The theme for World Mental Health Day this year is workplace well-being. Held on 10 October 2017 the day was created by mental health charity Mind and aims to bring awareness to mental health issues, encouraging people to speak up and listen to others.
Recently 20,000 workers aged 16 to 64 were surveyed by charity Business In The Community (BITC), in partnership with YouGov. The survey found that more that than three quarters had experienced symptoms of poor mental health, with two thirds feeling work was a factor.
In the PR industry, the Chartered Institute of Public Relations (CIPR) State of the Profession Survey from last year found that 30% of respondents answered ‘somewhat unhappy’ or ‘not at all happy’ in their jobs.
A PRCA #FuturePRoof report from February 2017 looked further into some of the attributing factors to poor mental health in the PR industry.
One of the main factors included the ‘always on’ culture that many PR professions feel obliged to follow.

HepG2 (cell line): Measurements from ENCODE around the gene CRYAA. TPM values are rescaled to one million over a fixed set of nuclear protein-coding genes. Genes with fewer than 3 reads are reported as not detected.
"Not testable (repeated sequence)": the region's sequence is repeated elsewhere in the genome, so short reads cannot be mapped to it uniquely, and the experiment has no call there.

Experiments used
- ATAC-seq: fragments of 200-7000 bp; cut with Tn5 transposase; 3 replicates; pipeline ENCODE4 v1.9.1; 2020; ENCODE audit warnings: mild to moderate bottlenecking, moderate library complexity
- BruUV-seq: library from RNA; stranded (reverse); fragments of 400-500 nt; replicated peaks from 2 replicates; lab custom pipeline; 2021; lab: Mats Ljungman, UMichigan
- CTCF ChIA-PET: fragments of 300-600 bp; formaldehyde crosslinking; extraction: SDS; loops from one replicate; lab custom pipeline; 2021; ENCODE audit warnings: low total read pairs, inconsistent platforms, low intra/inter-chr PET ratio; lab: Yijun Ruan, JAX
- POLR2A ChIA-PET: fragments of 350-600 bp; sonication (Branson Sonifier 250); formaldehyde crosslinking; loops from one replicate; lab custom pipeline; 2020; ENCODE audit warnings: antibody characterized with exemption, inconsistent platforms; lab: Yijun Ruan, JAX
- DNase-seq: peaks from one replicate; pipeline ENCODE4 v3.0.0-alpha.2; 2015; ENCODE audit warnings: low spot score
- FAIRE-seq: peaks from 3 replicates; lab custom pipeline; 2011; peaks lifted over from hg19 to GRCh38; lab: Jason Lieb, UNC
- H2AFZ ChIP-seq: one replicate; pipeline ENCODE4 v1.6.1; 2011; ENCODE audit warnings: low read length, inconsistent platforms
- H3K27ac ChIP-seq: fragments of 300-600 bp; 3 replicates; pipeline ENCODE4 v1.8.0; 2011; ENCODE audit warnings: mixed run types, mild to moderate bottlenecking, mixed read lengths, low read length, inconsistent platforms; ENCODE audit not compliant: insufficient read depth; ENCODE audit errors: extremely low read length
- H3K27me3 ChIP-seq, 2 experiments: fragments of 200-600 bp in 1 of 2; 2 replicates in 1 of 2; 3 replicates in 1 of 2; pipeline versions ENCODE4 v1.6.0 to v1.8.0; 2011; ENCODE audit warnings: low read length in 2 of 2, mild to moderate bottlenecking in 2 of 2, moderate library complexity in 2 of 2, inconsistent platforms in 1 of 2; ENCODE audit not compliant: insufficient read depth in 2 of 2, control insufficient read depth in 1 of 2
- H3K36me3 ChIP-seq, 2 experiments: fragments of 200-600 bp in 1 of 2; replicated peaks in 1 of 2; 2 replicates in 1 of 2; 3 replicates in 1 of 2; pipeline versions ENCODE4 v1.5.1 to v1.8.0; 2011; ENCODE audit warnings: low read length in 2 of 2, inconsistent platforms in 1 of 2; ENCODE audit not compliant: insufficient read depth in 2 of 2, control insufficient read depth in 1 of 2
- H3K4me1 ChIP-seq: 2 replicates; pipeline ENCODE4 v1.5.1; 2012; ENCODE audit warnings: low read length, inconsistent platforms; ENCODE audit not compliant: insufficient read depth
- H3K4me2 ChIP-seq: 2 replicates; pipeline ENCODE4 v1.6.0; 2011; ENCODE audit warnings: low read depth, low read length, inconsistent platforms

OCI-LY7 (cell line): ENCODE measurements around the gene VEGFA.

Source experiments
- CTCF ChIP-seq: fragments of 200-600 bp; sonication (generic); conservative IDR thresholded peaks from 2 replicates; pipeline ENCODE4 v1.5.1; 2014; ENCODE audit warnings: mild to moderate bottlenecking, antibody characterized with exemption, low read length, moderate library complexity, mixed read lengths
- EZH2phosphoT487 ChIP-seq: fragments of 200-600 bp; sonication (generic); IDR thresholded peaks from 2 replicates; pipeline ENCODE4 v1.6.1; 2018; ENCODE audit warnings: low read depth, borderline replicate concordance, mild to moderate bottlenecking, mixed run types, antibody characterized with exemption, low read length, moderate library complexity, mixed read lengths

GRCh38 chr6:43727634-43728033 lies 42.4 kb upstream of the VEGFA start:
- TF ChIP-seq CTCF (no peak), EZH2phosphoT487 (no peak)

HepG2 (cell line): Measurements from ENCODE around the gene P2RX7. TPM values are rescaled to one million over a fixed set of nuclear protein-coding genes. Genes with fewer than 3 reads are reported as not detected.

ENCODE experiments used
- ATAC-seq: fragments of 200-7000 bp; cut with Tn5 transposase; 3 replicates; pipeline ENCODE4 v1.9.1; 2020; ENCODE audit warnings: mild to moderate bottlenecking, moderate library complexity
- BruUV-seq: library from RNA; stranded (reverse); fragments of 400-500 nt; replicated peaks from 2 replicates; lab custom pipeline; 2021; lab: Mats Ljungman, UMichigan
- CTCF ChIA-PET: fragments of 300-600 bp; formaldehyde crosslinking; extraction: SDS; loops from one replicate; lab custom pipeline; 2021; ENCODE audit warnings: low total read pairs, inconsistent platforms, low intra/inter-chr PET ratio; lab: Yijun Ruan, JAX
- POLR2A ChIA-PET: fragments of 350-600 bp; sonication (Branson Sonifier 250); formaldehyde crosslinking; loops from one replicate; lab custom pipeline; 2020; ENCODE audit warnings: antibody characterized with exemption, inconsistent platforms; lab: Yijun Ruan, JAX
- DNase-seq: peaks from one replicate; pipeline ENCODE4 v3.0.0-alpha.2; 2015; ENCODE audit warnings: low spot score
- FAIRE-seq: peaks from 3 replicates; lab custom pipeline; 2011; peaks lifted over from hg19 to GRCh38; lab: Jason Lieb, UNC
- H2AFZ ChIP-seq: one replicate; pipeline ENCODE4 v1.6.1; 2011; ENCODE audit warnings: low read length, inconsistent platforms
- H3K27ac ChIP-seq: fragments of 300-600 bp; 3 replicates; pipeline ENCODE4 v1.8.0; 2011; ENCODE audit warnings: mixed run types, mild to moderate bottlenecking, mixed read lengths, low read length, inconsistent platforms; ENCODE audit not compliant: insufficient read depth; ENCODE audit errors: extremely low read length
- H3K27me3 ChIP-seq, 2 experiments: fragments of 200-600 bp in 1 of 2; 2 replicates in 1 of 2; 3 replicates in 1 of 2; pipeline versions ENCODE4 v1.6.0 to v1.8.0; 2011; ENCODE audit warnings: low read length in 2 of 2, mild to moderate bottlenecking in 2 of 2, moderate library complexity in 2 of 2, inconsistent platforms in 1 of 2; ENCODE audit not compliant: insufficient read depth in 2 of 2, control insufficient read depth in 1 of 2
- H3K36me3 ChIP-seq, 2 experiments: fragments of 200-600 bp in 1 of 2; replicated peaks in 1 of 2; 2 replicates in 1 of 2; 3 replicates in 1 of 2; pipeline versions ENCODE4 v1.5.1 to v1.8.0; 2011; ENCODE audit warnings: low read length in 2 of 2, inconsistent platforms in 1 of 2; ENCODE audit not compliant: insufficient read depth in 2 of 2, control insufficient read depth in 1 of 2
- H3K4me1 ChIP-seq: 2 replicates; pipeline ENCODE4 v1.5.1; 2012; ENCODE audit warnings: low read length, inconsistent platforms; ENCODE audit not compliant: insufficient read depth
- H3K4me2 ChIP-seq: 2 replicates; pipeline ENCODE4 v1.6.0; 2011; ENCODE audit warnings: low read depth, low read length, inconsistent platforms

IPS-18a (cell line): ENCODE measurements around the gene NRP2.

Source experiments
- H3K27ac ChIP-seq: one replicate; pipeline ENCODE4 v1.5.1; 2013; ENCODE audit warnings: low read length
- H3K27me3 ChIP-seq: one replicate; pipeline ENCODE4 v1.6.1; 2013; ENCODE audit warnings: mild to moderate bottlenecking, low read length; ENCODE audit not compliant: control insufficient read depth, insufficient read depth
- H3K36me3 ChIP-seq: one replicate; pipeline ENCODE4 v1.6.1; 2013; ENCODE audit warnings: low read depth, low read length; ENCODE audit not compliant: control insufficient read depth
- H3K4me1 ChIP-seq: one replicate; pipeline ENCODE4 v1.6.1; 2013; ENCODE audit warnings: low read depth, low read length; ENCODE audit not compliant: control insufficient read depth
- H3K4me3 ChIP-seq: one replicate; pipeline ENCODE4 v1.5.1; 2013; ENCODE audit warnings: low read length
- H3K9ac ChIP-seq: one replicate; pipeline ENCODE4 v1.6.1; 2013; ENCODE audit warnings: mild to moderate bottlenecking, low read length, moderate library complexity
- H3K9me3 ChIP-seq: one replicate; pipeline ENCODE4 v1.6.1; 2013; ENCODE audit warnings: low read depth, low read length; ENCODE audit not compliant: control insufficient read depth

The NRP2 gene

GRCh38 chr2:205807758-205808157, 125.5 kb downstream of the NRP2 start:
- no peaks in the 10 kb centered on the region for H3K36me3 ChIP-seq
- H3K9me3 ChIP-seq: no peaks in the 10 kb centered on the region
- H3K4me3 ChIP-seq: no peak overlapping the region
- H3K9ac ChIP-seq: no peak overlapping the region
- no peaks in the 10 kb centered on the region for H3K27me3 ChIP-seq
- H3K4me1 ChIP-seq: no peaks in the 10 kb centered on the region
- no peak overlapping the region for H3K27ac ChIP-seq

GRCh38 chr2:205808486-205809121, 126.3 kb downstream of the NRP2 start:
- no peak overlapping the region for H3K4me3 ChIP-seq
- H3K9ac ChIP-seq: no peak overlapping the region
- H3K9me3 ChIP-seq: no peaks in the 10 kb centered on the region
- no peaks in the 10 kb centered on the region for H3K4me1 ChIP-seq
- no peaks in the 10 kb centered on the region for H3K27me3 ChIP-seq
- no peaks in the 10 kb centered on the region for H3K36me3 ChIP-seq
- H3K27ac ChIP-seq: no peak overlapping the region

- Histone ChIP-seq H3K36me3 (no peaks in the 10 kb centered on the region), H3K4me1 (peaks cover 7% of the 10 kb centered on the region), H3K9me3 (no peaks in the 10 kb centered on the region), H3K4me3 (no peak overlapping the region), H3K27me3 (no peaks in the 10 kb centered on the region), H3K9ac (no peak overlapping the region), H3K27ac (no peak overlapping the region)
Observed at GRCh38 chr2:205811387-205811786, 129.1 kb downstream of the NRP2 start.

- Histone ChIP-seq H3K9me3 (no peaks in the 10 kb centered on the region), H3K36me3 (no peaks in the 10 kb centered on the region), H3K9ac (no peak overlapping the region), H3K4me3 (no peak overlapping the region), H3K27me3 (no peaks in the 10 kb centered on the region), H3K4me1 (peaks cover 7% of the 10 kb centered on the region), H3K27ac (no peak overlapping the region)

Whether responding to messages while on holiday or checking emails in bed each evening, PR professionals struggle to switch off.
With multiple tasks running at once, numerous impending deadlines, clients to keep happy, journalist relationships to maintain and teams to manage – it’s easy to see how stress levels can rise.
In an industry of communicators, are PR professionals speaking up enough about mental health?
Xenia Kingsley, Senior Account Manager at Magenta Associates shares how PR employers can support staff with their mental wellbeing.
“As someone who suffers from depression and anxiety, working for an employer who is supportive of mental health and wellbeing in the workplace is really important to me.
“Magenta is one of those companies, offering weekly Pilates classes, subsidised massages and one-to-one mentoring as well as providing a healthy breakfast for everyone every day, allowing dogs in the workplace (something my dog Kipper is very pleased about!), and mental health and wellbeing workshops at every company away day. Our last one focused on managing stress and personal impact.
“But it’s not just these benefits that make this a supportive place to work, it’s knowing that it’s ok to talk about issues openly and without stigma.”